- In order to help the needy , education is the only empowerment where information can flow to the masses and government benefits can reach to the deserving candidate.
- So while educated politicians are desired yet the minimum education as an eligibility to compete election is quite sensitive issue and a highly debated one, to strike a balance between the constitutional prudence and rural transformational pursuance, the changes of eligibility criteria in competing election should take the discourse of gradualism not radicalism i. e. in order to change the system the policy must take care to address and uplift the society to accept the changed system.
- The educational eligibility for competing election, though may stand against the opinions of constitutional and legal experts, still given our social desirability for better political representative – the change should be gradually implemented.
- Needless to say , unless we have educated leaders , irrespective of how many well intended polices , the rural India will not transform.One can argue that, educated leaders are not guarantee of transformation , but as a wise philosopher once said – “If you think Education is costly, try Ignorance”. In the same vein, we can’t remain ignorant of the fact, it is better to try and fail than not to try altogether , and all arguments against the judgement promotes status quo – and by now, we already know how dismal is our status quo.
- Until and unless this is implemented and experimented we will never realize the true facets and impacts of this public discourse and our opinions, knowledge and analysis will remain just an inference rather than a proven fact.
- Given its public impact it will give rise to few oddities such as corruption in educational practices, barring socio-politically enlightened but non educated leaders etc
- To compensate this, Government can enlarge the evening schools and enroll those who want to attend irrespective of their age, so that one who wants to contest Panchayat election , given adequate opportunity to make himself/herself eligible.
- Also , a gradual implementation will help to build the necessary social affinity for change.
2)Social Security Scheme for Farmers :-
The Government is implementing a number of schemes to help the farmers in increasing their productivity by reducing cost of cultivation, achieving higher yield per unit and by realizing remunerative prices. Some of the important new initiatives in this context are:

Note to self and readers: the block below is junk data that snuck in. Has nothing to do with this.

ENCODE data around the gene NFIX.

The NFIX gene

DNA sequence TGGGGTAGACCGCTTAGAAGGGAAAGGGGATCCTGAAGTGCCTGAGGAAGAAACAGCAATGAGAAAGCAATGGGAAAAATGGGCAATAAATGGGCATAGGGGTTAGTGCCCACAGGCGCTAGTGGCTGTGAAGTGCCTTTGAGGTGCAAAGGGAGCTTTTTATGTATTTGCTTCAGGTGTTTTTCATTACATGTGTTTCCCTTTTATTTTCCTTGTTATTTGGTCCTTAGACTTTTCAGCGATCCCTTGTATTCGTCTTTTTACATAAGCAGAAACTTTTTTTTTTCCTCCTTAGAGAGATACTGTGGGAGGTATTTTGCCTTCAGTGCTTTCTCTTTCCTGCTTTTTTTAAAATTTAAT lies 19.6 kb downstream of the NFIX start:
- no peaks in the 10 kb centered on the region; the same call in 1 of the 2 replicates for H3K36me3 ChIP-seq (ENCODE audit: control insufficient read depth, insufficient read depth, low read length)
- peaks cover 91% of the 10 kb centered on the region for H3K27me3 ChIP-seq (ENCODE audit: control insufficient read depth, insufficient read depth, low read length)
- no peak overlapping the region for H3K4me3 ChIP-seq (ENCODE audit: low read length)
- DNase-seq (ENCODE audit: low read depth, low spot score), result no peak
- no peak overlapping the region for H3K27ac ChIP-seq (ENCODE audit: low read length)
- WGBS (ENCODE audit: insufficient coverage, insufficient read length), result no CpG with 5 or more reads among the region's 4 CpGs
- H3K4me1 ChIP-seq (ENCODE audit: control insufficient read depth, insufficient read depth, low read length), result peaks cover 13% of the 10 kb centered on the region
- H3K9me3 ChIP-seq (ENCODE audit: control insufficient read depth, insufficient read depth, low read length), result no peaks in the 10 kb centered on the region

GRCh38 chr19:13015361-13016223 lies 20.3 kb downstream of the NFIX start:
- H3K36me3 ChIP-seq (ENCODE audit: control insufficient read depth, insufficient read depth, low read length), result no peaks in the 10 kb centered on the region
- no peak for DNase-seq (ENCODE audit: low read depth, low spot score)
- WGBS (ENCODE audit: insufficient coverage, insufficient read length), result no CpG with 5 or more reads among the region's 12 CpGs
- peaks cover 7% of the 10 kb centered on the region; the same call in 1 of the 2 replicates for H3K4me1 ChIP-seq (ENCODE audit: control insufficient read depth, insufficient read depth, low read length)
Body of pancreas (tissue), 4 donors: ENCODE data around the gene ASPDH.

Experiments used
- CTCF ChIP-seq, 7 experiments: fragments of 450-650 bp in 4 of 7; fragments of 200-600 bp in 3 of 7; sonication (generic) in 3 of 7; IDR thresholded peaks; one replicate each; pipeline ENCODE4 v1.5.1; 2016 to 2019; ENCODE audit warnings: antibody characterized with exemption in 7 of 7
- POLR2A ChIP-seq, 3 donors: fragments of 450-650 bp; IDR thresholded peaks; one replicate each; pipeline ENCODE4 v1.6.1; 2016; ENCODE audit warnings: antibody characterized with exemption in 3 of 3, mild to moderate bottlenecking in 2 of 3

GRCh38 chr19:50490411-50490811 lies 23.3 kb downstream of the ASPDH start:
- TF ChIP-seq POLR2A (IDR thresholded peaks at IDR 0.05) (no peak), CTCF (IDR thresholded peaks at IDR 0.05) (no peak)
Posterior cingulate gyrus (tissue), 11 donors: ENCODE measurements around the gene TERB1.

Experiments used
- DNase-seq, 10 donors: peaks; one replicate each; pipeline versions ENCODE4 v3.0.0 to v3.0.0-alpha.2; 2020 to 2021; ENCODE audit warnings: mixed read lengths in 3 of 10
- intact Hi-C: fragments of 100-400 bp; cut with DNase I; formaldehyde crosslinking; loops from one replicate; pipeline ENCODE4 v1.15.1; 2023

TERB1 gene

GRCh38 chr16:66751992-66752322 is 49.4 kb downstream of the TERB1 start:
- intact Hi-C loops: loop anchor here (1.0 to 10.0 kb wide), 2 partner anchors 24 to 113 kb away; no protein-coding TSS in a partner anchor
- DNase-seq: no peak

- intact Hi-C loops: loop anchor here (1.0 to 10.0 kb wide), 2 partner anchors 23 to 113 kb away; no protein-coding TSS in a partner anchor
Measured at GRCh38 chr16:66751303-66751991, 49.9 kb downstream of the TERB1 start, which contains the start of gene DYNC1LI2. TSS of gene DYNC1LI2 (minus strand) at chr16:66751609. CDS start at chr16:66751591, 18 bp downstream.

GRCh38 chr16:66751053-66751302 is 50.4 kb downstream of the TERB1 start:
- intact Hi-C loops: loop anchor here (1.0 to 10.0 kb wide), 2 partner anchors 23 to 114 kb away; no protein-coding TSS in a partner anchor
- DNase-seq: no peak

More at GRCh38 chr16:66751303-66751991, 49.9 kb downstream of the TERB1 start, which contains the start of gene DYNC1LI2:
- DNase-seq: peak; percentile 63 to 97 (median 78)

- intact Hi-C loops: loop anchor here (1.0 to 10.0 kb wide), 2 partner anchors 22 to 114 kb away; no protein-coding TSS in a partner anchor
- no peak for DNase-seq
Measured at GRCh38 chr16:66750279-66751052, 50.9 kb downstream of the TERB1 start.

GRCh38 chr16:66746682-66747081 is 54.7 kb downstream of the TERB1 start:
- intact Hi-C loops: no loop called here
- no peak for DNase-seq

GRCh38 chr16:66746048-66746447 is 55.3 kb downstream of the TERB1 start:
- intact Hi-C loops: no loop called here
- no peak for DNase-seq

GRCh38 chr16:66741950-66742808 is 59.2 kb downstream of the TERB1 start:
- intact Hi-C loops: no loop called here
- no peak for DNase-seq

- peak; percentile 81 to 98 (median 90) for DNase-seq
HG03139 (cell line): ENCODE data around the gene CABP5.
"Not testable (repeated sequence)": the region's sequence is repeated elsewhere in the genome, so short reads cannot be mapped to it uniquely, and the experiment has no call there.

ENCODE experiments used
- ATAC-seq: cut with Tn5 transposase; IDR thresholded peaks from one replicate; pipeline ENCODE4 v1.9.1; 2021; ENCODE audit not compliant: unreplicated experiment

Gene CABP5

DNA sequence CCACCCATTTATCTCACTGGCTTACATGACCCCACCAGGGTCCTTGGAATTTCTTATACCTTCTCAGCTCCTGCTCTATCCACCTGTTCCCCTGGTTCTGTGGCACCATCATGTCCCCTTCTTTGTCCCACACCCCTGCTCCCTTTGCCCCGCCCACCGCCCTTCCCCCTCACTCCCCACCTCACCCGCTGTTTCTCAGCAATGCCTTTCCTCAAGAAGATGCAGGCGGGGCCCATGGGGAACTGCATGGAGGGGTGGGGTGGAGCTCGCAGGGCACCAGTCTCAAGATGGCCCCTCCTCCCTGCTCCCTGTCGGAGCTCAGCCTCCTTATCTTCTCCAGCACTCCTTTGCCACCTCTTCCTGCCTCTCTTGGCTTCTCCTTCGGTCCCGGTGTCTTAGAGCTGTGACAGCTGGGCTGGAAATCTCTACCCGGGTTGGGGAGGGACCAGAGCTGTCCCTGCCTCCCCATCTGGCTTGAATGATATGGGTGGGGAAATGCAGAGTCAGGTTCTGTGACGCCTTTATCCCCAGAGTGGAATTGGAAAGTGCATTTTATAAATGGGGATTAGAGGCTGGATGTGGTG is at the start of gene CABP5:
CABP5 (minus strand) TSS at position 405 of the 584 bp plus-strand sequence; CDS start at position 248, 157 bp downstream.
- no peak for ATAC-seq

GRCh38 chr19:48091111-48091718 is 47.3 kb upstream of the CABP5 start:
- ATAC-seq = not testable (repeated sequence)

(i) Soil Health Card (SHC) scheme by which the farmers can know the major and minor nutrients available in their soils which will ensure judicious use of fertiliser application and thus save money of farmers. The balanced use of fertiliser will also enhance productivity and ensure higher returns to the farmers.
(ii) Neem Coated Urea is being promoted to regulate urea use, enhance its availability to the crop and reduce cost of fertilizers application. The entire quantity of domestically manufactured urea is now neem coated.
(iii) Parampragat Krishi Vikas Yojana (PKVY) is being implemented with a view to promoting organic farming in the country. This will improve soil health and organic matter content and increase net income of the farmer so as to realise premium prices.
(iv) The Pradhan Mantri Krishi Sinchai Yojana (PMKSY) is being implemented to expand cultivated area with assured irrigation, reduce wastage of water and improve water use efficiency.
(v) In addition, the Government is also implementing several Centrally Sponsored Schemes – National Food Security Mission (NFSM); Mission for Integrated Development of Horticulture (MIDH); National Mission on Oilseeds & Oilpalm (NMOOP); National Mission for Sustainable Agriculture (NMSA); National Mission on Agricultural Extension & Technology (NMAET); National Crop Insurance Programme (NCIP); Unified National Agriculture Markets; and Rashtriya Krishi Vikas Yojana (RKVY).
(vi) The Government undertakes procurement of wheat and paddy under its ‘MSP operations’. In addition, Government implements Market Intervention Scheme (MIS)
Market Intervention Scheme (MIS) for procurement of agricultural and horticultural commodities not covered under the Minimum Price Support Scheme on the request of State/UT Government.
The MIS is implemented in order to protect the growers of these commodities from making distress sale in the event of bumper crop when the prices tend to fall below the economic level/cost of production.
Losses, if any, incurred by the procuring agencies are shared by the Central Government and the concerned State Government on 50:50 basis (75:25 in case of North-Eastern States). Profit, if any, earned by the procuring agencies is retained by them.
The proposed new National Crop Insurance Scheme will protect the interest of farmers with a broader coverage towards crop losses and other such natural calamities. This is an intervention to cover the risks involved in farming.
3)Anti Dengue Vaccine:-
- The Mexican government has approved the world’s first anti-dengue vaccine – Dengvaxia , which is designed to protect people in the age group 9-45 from all four subtypes of the virus.